The Renaissance man who’s still building parks in Chicago
June 26th, 2016
Open-space advocate Steve Baird is among those slumping his shoulders about Chicago losing out on George Lucas’ museum.
He says Friends of the Parks, which fought building the museum (and park) along the lakefront, used a “short-term very, literal interpretation” of the public-trust doctrine to hinder “a long-term cause.”
“Parks are really important, but I’m not a believer in the purity of a position. It ought to be practical. So right now, that’s a parking lot. It’s not used by people,” he told me before news came out that the movie mogul would take his Lucas Museum of Narrative Art elsewhere.
Baird is CEO and president of Baird & Warner Inc., which has residential sales, mortgage and title companies under its umbrella. He serves on the national and Chicago boards of The Trust for Public Lands. And he was instrumental, along with his late father, John Baird, in opening the Bloomingdale Trail–the elevated parkway that runs along an abandoned rail line on the city’s northwest side. It’s a trail surrounded by parks.
Baird’s divergent interests–business and open lands–have shaped his opinions on how the city should grow.
“When I started (supporting open-lands issues) 25 years ago, people thought I was a traitor,” he told me during an interview in his office. “They’d say ‘How can you be doing that?’ They didn’t get it.”
Baird hasn’t always sided with open-space advocates, either. He disagrees with the purists who pooh-pooh golf courses, soccer fields or playgrounds for not meeting their open-space standards.
Open space “is not the woods,” he says. “Open space is something outside that gets people outdoors and active and is open to the public.”
Baird, 63, grew up in Winnetka and attended New Trier High School before earning a bachelor’s degree from Harvard in 1974 and later an MBA from Northwestern University.
There’s no requirement to work in the family business, but Baird gravitated to it.
Baird & Warner, which sees more than $6 billion in revenues each year, was started by his great grandfather in the 1800s. It played a vital role in helping Chicagoans rebuild after the great Chicago Fire.
Baird’s father also played a vital role in building the Trust for Public Lands, and the younger Baird followed suit. It” was a natural, says Baird. “My family always went on camping, skiing, hiking, canoeing trips as a family when I was young.” These days, you might see him fly-fishing, too.
For the past decade, the tall, lanky businessman has been a familiar figure on the Bloomingdale Trail, usually wearing a hard hat. Baird says it’s been adjustment to see real people enjoy the pathway once it opened last year. Until then he was accustomed to only workers on the trail and the 606, as the area with the accompanying parks includes.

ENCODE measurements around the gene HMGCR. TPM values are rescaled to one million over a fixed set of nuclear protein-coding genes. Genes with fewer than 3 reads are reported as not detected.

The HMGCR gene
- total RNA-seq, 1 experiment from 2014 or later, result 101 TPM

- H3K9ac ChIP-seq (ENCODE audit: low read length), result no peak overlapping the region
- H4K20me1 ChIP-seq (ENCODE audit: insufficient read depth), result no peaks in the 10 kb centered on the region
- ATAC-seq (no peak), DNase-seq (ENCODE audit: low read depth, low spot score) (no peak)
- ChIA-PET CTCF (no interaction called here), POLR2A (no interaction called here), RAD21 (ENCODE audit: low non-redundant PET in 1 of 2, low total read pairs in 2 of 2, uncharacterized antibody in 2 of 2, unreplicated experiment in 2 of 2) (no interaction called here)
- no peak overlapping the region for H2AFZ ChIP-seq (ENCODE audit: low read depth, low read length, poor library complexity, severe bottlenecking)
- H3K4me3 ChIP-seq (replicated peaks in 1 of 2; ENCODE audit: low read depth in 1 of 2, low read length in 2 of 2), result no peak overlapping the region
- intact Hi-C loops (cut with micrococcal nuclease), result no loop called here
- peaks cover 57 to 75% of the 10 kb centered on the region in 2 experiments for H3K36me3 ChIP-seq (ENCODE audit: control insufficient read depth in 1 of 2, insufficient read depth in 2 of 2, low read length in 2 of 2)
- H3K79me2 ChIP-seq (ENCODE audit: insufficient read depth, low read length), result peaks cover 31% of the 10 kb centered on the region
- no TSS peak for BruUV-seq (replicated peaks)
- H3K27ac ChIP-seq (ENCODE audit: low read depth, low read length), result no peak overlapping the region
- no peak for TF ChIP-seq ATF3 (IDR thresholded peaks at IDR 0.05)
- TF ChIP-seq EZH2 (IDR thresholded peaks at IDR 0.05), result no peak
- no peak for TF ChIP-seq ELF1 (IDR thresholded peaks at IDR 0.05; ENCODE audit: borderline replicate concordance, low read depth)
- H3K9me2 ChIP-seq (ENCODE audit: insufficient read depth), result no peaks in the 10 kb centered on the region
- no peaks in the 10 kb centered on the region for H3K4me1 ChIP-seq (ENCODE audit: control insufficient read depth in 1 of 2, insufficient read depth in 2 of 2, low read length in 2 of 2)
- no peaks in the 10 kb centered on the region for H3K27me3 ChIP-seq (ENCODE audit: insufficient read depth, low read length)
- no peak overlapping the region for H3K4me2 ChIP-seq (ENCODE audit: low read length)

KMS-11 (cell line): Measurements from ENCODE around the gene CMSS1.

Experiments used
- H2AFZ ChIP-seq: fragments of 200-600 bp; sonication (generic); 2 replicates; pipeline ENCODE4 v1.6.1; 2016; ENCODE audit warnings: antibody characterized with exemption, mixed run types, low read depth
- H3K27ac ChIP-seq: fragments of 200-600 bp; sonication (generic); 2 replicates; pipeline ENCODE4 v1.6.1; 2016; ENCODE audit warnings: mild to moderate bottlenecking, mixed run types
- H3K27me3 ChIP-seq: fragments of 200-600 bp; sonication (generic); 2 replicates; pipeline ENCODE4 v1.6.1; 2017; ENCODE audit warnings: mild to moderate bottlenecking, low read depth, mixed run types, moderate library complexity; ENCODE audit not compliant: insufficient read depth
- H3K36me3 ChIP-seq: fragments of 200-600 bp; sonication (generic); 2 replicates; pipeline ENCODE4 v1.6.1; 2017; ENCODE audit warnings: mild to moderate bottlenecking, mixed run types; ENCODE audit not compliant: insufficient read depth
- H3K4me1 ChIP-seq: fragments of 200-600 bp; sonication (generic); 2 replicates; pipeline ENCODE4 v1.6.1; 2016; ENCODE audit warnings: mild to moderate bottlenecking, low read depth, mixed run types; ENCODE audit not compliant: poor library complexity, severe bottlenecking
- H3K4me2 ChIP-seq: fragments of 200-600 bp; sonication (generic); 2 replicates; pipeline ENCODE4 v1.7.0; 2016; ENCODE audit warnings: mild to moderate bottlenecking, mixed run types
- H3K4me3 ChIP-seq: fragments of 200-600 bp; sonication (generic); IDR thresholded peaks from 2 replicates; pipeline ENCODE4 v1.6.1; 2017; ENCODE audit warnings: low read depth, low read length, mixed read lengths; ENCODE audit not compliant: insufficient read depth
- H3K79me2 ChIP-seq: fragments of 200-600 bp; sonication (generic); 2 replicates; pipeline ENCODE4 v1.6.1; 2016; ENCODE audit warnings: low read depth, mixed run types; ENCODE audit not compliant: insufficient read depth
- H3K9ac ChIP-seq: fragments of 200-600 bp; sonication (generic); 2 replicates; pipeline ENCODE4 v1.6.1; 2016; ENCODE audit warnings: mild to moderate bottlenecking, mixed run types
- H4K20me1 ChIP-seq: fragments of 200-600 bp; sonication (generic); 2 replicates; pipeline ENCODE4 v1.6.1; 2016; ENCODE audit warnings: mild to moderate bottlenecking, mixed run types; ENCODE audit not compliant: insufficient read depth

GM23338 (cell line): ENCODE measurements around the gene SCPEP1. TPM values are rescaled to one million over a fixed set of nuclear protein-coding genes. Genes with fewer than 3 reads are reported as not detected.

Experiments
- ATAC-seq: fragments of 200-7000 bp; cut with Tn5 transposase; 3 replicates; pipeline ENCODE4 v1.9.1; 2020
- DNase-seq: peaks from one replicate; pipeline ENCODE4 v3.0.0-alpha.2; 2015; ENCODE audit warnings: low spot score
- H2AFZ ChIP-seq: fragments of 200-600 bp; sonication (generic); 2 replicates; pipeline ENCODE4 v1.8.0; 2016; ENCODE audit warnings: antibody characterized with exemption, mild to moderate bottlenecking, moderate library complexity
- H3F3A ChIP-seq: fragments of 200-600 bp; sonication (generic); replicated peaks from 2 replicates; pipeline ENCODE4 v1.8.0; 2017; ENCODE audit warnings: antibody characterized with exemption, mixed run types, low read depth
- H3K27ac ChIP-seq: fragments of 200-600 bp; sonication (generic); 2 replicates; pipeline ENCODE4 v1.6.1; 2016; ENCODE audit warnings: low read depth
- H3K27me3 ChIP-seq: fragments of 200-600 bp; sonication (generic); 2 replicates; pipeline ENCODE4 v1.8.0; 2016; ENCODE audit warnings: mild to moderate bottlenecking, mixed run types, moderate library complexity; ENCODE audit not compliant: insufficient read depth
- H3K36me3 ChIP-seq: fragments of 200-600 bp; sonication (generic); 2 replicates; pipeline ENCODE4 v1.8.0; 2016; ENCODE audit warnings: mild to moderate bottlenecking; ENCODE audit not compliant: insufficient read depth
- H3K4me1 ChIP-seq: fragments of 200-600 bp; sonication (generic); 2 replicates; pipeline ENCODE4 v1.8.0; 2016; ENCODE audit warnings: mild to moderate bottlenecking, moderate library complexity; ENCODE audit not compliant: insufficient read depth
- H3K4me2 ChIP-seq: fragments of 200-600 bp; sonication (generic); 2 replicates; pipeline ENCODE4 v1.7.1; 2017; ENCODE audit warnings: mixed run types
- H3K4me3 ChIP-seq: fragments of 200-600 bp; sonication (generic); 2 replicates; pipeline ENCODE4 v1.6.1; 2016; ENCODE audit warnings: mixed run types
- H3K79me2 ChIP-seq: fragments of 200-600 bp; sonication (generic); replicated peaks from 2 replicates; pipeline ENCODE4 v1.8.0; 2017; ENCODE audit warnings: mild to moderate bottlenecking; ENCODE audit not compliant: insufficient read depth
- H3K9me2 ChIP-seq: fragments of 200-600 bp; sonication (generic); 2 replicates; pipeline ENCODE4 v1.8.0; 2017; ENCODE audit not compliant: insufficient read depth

Baird’s still got work to do, though. He’s been at the forefront of fundraising efforts, including the latest to raise the final $14 million needed to finish the first phase of the parkway.
About half of the $95 million cost of The 606, as the trail and accompanying parks are called, has come from the federal government. Another $5 million from state and local governments and the rest from private sources. Yes, the state monies are tied up in the budget impasse, notes Baird.
He also expect the trail will eventually be extended to the east to connect with the city’s riverfront trail system.
High-profile names are part of the latest fundraising campaign, including Keating Crown, a principal at Sterling Bay development company; Deputy Mayor Steve Koch (they are co-chairs of the effort); CBRE Chairman Bob Wislow; and Melanie Madigan, a civic activist and daughter of former Chicago Tribune Chairman John Madigan.
Wislow calls Baird a renaissance man with a range of interests and a passion for the 606, as the trail and accompanying park system is called. He credits Baird and his late father, John Baird, with bringing it all to fruition.
“Steve is measured, calm and easy-going, but he has a passion for The Trust. He’s one of those guys who walks the walk. He wouldn’t ask you to do anything that he wouldn’t do himself,” Wislow says.
Seated in his west Loop office, modestly decorated with art he collects, Baird acknowledges the trail has faced some criticism, too. Though nothing like that of poor George Lucas.
There are concerns about gentrification, Baird acknowledges. The trail is just “accelerating the problems” that were already occurring, he says. Property values are improving, he notes, and that’s thanks to parks.
Then he jumps from his seat to pull a map from a shelf.
“We just bought a house on an old industrial site,” he says, pointing to the site. “We’re going to build a park.”